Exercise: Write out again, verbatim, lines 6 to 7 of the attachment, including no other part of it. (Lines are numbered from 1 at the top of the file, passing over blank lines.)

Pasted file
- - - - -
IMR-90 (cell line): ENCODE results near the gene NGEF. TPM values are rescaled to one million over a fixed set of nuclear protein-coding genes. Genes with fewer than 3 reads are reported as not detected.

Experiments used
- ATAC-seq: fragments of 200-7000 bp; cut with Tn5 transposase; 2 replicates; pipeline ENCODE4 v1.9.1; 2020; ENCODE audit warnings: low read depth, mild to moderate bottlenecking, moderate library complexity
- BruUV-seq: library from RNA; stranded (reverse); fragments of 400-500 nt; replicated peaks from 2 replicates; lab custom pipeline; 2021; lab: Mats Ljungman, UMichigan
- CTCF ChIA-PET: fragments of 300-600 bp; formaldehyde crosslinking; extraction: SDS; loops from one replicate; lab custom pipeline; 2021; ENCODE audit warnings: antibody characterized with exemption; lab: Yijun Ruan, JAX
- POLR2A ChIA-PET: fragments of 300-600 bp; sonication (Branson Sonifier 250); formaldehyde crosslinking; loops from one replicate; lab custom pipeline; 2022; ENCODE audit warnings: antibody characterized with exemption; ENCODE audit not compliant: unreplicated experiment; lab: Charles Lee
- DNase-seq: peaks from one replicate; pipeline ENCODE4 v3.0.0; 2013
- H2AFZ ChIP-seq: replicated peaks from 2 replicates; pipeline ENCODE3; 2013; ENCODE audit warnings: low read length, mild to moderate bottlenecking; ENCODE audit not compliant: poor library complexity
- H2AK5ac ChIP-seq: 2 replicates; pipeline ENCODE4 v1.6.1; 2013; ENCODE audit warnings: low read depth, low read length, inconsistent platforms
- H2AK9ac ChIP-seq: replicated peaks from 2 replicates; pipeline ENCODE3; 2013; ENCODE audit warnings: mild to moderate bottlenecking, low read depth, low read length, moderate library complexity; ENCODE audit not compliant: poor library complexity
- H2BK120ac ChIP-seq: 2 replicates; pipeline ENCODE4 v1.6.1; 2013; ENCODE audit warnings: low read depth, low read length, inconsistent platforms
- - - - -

- POLR2A ChIA-PET: fragments of 300-600 bp; sonication (Branson Sonifier 250); formaldehyde crosslinking; loops from one replicate; lab custom pipeline; 2022; ENCODE audit warnings: antibody characterized with exemption; ENCODE audit not compliant: unreplicated experiment; lab: Charles Lee
- DNase-seq: peaks from one replicate; pipeline ENCODE4 v3.0.0; 2013